Overview

Comprehensive Description

Biology

Occurs in large springs.
  • Robins, C.R., R.M. Bailey, C.E. Bond, J.R. Brooker, E.A. Lachner, R.N. Lea and W.B. Scott 1991 Common and scientific names of fishes from the United States and Canada. Am. Fish. Soc. Spec. Pub. (20):183 p. (Ref. 3814)
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Distribution

Range Description

Historically this species occupied Comal (Guadalupe River system) and San Marcos springs, central Texas; it has been widely introduced in springs in the Colorado and Rio Grande (including Pecos River) drainages in western Texas (Minckley et al. 1991, Page and Burr 2011).
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endemic to a single state or province

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National Distribution

United States

Origin: Native

Regularity: Regularly occurring

Currently: Present

Confidence: Confident

Type of Residency: Year-round

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Global Range: Historically this species occupied Comal (Guadalupe River system) and San Marcos springs, central Texas; it has been widely introduced in springs in the Colorado and Rio Grande (including Pecos River) drainages in western Texas (Minckley et al. 1991, Page and Burr 2011).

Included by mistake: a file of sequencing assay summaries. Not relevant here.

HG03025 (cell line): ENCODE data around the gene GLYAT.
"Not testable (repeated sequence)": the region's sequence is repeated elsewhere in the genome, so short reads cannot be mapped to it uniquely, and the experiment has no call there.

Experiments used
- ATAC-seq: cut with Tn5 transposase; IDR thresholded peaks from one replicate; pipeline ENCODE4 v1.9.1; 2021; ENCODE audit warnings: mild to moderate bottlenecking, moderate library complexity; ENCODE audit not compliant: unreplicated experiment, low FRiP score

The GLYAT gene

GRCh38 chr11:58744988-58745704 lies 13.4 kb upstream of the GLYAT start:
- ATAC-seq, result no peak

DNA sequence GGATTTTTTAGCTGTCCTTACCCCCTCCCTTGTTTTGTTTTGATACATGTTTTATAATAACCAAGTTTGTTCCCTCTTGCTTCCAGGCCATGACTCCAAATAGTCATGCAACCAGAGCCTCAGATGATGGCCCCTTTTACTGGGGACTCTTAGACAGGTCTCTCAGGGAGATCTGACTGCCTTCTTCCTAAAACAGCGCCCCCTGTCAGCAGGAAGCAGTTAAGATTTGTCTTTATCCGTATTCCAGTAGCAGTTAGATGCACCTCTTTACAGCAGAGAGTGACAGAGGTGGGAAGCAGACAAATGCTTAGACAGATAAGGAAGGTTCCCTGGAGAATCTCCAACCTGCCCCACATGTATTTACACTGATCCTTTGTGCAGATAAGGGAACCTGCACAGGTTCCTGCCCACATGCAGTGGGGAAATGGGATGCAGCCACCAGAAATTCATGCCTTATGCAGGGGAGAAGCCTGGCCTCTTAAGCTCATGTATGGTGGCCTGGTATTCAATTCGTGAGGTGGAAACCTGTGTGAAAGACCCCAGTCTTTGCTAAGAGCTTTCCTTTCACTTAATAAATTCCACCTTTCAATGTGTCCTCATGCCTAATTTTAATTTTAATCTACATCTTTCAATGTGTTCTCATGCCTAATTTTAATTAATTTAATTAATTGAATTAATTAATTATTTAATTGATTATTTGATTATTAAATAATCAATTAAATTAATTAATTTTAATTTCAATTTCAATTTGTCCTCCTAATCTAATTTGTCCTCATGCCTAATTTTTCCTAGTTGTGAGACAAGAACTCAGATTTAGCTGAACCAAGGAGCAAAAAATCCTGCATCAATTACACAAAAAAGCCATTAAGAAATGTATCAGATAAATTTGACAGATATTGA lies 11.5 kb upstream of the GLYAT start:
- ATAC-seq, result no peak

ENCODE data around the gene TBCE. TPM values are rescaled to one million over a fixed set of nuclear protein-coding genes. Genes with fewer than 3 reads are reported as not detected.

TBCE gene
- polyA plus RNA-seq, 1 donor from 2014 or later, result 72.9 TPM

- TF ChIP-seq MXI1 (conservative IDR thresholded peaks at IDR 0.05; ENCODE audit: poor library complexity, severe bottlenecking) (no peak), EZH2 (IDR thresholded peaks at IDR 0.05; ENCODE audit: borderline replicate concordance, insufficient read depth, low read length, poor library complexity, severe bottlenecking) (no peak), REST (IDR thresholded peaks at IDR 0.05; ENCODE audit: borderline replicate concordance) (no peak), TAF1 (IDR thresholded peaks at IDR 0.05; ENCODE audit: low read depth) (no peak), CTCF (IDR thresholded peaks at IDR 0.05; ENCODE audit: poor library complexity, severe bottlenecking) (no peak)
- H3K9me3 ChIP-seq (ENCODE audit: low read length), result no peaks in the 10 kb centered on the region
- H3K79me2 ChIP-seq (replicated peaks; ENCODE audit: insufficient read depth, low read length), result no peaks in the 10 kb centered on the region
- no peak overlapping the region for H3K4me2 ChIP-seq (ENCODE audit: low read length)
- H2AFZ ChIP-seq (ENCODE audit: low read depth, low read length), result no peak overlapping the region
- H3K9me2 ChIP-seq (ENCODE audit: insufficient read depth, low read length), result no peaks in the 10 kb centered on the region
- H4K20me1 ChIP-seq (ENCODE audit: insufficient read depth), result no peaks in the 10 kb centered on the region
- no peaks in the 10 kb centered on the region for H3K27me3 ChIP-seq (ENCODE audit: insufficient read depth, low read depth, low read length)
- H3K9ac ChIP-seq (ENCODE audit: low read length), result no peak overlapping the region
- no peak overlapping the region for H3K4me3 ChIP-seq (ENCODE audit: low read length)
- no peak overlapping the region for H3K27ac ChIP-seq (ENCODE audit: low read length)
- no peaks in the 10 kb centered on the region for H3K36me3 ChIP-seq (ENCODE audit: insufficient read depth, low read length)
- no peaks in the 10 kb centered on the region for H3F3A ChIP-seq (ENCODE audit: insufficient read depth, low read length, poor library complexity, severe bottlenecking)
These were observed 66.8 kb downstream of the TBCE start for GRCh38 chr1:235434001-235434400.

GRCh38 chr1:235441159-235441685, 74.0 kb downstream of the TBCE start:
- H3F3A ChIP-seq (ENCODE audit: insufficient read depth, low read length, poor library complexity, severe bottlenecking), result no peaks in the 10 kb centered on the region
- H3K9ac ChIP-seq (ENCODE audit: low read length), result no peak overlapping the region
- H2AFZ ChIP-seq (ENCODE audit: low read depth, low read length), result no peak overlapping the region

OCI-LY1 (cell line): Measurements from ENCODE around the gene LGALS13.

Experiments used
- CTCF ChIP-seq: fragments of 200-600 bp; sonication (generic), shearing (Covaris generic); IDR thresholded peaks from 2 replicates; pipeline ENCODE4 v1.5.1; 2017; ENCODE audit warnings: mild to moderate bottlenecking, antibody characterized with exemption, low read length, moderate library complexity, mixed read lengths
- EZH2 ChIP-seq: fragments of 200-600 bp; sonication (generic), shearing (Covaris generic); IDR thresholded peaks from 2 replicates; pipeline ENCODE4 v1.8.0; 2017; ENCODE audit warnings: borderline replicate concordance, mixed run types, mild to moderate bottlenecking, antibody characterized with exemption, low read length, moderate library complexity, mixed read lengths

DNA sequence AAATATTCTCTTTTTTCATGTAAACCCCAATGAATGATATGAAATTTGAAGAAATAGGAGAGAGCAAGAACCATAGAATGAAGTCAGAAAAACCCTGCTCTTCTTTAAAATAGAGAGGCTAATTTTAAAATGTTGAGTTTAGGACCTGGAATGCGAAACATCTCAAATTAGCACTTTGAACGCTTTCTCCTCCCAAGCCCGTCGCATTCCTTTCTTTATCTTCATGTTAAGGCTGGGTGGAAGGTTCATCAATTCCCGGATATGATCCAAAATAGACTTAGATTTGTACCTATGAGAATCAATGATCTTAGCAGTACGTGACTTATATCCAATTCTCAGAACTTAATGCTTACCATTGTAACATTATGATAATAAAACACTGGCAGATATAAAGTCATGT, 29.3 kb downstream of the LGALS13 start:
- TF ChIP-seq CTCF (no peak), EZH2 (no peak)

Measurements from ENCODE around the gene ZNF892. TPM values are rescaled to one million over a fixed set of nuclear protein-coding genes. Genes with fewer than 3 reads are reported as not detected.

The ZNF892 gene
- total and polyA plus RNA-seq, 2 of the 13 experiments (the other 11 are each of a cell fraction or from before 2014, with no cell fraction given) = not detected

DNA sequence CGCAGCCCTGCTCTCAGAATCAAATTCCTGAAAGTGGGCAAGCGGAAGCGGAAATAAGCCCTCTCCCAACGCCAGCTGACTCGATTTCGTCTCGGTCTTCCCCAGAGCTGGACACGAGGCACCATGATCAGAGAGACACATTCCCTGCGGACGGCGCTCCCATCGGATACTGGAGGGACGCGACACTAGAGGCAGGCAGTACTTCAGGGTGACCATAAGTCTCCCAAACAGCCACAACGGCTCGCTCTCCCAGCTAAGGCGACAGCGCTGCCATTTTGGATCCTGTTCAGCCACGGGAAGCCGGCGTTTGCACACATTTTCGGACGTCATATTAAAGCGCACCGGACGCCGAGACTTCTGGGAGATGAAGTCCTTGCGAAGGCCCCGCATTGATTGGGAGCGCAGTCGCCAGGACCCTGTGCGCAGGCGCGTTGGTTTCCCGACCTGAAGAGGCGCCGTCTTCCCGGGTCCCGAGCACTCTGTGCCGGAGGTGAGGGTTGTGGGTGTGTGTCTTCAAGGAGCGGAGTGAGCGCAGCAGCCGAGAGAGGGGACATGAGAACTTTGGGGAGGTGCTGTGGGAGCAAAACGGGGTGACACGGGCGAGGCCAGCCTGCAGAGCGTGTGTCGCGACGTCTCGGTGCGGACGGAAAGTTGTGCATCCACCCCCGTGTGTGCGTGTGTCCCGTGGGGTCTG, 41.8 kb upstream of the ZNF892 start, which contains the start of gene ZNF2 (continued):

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North America: San Marcos and Guadalupe River systems in Texas, USA.
  • Page, L.M. and B.M. Burr 1991 A field guide to freshwater fishes of North America north of Mexico. Houghton Mifflin Company, Boston. 432 p. (Ref. 5723)
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Texas, U.S.A.
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Physical Description

Size

Length: 3 cm

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Maximum size: 44 mm TL
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Max. size

4.4 cm TL (male/unsexed; (Ref. 5723))
  • Page, L.M. and B.M. Burr 1991 A field guide to freshwater fishes of North America north of Mexico. Houghton Mifflin Company, Boston. 432 p. (Ref. 5723)
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Ecology

Habitat

Habitat and Ecology

Habitat and Ecology
Habitat includes cool, clear, high-volume discharge springs near their emergence from underground limestone aquifers; this species is often in swift water (Lee et al. 1980, Page and Burr 2011).

Systems
  • Freshwater